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Sendagi Goto

It attracts domestic travelers with a love for Edo lore.

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To Edo.

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With love.

Bunkyo by Foot: A Historical Walking Route

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Together with Yanaka Ginza, Ya-Ne-Sen attracts domestic and international travelers to traverse its streets.

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Derived from the union of the Yanaka, Nezu, and Sendagi areas, Ya-Ne-Sen is one of Japan's most famous historical walkabouts.

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Evidence of Ya-Ne-Sen's historic roots still peeks from the streets.

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Nezu Goto
Nezu Goto

In many cases, small izakayas, local shops, and little parks now stand where temples once did.

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Traditions Preserved: Bunkyo District's Sacred Spaces

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Temples and shrines still dot Bunkyo District's local landscape.

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The Nezu and Yushima Tenmangu shrines welcome guests to spend time in silence and meditation.

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Nezu Goto
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Throughout the year, students visit Yushima Tenmangu to seek good luck in their studies.

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Nezu Goto
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Nezu Goto

Bunkyo District's Contemporary Conveniences

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A resident-friendly area, Bunkyo District fills with restaurants and convenience shops that cater to university students and family households.

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Traditional stores, stands, and eateries make room for trendy restaurants and shops.

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Creperies and juice stands blend with small izakayas and Japanese cafes.

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Everyday Accommodations In Bunkyo District

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Outside of its office buildings and famous entertainment complex, Bunkyo District remains mostly tame.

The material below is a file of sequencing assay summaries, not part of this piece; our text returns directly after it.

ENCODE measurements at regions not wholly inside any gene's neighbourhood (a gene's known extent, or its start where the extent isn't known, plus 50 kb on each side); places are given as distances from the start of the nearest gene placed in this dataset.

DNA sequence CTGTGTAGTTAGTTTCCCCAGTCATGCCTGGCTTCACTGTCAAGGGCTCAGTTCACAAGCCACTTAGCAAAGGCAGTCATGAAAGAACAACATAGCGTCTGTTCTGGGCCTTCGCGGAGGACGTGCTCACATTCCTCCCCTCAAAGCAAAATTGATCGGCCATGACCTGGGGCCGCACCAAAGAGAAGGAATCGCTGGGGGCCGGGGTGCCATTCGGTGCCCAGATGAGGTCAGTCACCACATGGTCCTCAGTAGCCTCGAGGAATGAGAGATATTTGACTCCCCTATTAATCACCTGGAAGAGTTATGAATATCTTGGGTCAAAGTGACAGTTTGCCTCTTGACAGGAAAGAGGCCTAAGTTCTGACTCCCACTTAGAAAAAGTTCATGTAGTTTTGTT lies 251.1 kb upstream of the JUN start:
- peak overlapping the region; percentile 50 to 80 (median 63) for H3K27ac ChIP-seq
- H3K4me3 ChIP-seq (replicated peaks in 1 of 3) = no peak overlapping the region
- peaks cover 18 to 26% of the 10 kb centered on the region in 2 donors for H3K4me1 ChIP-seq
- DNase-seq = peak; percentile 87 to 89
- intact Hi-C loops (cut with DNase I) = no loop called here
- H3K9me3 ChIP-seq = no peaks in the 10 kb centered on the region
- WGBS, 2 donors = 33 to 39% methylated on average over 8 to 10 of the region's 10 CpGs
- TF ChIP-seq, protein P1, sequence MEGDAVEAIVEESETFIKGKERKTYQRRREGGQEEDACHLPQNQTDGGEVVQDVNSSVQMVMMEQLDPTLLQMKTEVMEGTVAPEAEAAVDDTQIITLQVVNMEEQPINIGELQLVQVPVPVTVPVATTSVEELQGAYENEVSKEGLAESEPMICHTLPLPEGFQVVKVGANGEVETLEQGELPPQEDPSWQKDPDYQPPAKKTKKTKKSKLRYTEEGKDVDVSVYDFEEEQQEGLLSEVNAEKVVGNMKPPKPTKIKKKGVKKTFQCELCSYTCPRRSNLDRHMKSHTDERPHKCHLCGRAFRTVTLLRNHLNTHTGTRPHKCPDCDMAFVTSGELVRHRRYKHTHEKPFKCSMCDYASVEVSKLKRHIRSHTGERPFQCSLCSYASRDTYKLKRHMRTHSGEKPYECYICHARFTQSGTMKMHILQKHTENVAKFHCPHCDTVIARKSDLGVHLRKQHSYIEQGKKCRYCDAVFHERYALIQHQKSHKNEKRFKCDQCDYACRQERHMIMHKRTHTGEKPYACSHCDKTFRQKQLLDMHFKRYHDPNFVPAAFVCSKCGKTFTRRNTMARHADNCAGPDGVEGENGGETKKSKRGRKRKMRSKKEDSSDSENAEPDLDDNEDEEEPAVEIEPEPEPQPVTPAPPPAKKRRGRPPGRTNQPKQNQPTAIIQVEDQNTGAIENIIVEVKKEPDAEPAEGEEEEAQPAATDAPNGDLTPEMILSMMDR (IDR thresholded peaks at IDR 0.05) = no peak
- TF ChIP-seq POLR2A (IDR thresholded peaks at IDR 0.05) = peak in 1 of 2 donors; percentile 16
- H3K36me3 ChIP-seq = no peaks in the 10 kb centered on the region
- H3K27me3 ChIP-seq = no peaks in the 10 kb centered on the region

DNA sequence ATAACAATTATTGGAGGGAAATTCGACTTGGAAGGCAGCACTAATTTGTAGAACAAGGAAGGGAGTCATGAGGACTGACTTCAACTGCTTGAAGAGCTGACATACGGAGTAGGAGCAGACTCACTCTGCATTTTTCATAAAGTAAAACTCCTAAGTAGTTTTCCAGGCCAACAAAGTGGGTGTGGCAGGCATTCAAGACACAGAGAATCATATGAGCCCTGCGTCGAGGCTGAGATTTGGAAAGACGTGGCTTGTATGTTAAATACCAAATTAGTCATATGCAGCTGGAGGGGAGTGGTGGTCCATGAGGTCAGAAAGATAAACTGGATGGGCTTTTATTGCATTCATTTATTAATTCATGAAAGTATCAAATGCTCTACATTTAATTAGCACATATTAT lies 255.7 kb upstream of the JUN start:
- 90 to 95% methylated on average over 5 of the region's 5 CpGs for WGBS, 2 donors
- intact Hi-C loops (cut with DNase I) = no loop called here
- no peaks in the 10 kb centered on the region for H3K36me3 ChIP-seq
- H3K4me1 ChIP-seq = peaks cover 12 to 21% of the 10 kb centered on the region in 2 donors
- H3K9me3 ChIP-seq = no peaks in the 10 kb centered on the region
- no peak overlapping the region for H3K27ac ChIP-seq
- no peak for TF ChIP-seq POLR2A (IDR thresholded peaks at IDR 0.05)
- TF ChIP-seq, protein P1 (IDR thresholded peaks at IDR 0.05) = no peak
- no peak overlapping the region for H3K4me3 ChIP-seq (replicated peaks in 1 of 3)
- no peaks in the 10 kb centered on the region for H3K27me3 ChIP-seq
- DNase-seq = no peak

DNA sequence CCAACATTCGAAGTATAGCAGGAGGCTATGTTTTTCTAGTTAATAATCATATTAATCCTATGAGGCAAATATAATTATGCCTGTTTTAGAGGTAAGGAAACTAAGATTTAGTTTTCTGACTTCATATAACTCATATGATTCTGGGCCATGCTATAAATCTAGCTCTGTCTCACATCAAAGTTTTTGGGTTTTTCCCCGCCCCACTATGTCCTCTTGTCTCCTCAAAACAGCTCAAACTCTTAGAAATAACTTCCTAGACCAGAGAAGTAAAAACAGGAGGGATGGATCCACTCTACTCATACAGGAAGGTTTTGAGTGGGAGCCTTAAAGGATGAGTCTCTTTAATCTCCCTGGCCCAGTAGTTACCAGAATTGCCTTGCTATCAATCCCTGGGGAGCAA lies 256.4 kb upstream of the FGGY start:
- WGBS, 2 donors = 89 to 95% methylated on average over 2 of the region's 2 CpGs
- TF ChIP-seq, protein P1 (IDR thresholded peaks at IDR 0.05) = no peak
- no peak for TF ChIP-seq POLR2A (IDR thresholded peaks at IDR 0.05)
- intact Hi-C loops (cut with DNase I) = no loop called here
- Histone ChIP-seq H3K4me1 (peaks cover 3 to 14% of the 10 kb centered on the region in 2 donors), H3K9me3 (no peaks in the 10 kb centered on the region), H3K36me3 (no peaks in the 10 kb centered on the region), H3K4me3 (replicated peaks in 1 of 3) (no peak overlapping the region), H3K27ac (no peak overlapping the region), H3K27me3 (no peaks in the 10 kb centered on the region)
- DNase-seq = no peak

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bunkyo patrick

Softly-curving apartment buildings and small houses populate its quiet streets.

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Park spaces and temples are hidden between alleyways and at the end of the road.

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bunkyo patrick
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Recreational spaces welcome outdoor activity.

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Green foliage contrasts bark-colored houses.

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Sendagi Goto

Bushes become the public's backyard.

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Photography

Airbnb works with local photographers to capture the spirit of neighborhoods all around the world. The photography on this page includes work by:

Raymond is a Travel, Lifestyle and Portrait photographer originally from Albuquerque, New Mexico. Growing up, his family lived in many places including Hokkaido, Japan. Influenced by his father, he took his first photography class at age fourteen. Later Raymond moved to New York and assisted the legendary photographer Steven Klein. Raymond splits his time between New York and Tokyo. His work has appeared in Condé Nast Traveler, GQ, Travel + Leisure and many others. Over the span of his career he has shot thirty four countries.

Raymond Patrick

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Masaru studied Photography at Parsons The New School for Design in NYC. He has 25 years experience photographing social and human rights issues in Asia and South America. After spending many years abroad, he has begun to focus on his own country of Japan. He established Reminders Photography Stronghold in Tokyo in 2013, a curated membership gallery making multi-photographic activities possible. His photographs have appeared in The Wall Street Journal, The New York Times, Newsweek Japan, and many others.

Masaru Goto